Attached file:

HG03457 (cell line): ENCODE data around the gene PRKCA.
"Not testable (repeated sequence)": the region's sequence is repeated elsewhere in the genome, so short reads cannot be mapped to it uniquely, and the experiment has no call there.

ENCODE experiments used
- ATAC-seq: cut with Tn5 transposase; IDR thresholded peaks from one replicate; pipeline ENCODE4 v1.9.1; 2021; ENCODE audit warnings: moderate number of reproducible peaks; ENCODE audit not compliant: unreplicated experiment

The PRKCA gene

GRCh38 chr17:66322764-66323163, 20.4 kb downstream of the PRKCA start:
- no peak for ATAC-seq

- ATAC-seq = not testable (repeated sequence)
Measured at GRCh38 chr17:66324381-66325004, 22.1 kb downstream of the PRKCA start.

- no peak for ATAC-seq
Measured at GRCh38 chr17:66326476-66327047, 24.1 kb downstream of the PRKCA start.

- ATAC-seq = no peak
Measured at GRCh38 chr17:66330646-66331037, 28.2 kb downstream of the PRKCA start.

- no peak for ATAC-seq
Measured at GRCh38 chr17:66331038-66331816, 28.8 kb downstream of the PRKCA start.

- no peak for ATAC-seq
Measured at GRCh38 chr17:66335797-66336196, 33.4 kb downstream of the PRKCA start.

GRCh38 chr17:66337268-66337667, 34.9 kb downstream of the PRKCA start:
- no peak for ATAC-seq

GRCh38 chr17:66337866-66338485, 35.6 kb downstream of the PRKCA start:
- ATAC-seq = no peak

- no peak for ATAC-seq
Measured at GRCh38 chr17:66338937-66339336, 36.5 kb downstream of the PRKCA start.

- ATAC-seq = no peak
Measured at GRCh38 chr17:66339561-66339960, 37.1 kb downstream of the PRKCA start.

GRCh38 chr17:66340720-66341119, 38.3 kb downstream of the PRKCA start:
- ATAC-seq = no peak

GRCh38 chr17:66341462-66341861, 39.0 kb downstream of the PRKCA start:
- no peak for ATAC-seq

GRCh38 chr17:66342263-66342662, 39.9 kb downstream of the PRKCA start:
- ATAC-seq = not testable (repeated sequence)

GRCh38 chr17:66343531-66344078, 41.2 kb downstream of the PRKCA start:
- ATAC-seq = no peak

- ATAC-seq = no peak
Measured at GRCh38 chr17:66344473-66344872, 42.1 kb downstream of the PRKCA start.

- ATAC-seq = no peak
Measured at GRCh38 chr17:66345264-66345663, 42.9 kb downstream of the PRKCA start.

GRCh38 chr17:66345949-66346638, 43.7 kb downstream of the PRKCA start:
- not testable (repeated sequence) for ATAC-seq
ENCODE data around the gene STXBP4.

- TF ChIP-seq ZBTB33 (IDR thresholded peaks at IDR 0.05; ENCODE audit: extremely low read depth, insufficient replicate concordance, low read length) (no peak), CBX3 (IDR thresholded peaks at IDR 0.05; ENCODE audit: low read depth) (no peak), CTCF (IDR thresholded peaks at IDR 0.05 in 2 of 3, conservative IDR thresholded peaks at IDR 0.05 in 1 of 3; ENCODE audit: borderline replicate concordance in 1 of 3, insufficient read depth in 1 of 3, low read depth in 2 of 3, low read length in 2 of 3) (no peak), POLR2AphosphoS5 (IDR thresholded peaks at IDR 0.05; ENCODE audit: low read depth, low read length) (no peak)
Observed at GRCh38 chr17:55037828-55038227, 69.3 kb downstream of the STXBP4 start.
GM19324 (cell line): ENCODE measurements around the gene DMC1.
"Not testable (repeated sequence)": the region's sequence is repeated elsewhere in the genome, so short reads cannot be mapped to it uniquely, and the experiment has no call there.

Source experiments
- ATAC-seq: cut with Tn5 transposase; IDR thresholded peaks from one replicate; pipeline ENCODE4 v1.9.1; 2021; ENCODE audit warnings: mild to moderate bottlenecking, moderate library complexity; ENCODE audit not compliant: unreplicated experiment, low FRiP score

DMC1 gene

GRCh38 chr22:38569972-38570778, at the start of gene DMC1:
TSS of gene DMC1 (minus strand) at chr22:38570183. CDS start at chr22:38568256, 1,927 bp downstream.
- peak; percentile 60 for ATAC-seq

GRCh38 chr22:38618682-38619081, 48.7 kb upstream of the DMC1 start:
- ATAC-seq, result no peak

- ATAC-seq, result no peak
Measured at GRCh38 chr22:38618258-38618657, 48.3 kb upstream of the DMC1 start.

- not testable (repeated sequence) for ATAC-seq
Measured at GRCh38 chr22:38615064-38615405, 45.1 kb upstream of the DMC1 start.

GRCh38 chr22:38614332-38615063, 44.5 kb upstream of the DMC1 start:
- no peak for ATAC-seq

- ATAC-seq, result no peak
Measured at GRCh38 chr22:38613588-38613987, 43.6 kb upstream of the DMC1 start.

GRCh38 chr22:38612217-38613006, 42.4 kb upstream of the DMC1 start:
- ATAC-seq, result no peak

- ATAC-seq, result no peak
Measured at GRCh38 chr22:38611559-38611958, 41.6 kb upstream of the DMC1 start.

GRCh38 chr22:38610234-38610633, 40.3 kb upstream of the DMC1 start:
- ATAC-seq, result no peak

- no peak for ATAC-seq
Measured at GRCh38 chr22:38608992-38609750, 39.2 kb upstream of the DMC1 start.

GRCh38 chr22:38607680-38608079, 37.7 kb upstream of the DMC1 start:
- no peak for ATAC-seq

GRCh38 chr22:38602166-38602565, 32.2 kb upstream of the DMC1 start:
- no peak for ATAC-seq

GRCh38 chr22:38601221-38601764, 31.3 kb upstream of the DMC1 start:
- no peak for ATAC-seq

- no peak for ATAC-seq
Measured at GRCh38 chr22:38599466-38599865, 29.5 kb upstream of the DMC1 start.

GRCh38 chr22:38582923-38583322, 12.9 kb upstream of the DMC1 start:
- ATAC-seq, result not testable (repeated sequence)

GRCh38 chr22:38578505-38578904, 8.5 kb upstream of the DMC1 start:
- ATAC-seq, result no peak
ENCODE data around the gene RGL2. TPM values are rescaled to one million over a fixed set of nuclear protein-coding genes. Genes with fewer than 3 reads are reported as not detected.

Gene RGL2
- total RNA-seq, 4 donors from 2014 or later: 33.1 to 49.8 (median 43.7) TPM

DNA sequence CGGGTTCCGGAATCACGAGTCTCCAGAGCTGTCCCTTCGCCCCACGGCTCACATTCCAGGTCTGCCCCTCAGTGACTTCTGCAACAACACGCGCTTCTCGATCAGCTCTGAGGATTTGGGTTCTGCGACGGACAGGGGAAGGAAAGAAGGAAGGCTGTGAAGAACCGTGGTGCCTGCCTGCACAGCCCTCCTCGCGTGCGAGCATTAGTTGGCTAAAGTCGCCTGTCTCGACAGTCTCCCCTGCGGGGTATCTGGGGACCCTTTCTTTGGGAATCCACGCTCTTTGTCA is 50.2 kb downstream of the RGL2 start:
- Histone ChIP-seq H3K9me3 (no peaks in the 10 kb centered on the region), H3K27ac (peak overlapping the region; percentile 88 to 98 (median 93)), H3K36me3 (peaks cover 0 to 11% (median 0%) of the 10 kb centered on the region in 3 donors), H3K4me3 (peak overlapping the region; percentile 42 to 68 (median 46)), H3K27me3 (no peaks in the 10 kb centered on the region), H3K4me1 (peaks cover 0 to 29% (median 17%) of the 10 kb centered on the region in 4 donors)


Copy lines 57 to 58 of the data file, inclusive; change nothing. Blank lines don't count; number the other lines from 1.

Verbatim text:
GRCh38 chr22:38614332-38615063, 44.5 kb upstream of the DMC1 start:
- no peak for ATAC-seq